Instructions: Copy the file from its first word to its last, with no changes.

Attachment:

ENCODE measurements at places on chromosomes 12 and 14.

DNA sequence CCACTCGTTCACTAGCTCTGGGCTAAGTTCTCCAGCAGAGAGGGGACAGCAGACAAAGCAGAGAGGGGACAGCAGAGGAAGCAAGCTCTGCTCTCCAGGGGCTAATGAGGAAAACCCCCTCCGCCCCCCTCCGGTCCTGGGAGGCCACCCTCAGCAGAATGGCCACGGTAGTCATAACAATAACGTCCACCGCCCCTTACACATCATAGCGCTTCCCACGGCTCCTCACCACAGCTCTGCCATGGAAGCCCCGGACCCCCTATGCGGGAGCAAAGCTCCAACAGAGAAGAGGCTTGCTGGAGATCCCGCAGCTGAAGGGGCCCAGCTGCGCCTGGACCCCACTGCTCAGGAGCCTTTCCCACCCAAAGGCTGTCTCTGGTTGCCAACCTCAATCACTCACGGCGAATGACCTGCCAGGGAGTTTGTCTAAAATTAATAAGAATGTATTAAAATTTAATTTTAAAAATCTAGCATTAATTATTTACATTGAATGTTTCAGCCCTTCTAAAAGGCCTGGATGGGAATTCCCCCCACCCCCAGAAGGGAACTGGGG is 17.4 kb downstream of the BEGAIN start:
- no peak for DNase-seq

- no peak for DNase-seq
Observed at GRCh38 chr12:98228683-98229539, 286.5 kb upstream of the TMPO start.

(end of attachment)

ENCODE measurements at places on chromosomes 12 and 14.

DNA sequence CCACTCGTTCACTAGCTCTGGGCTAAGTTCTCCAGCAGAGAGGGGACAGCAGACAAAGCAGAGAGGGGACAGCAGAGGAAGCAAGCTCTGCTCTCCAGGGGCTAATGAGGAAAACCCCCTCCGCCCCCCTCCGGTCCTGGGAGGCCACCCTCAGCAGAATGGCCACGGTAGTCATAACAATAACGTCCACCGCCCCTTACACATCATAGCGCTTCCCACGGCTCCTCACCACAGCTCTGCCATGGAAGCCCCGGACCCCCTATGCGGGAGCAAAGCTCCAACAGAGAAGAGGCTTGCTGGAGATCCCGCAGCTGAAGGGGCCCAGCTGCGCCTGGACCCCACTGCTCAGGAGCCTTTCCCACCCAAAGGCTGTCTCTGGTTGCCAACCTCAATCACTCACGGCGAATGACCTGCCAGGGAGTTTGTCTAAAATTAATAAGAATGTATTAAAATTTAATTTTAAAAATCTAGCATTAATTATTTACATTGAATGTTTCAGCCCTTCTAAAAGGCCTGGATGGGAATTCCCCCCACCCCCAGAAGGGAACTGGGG is 17.4 kb downstream of the BEGAIN start:
- no peak for DNase-seq

- no peak for DNase-seq
Observed at GRCh38 chr12:98228683-98229539, 286.5 kb upstream of the TMPO start.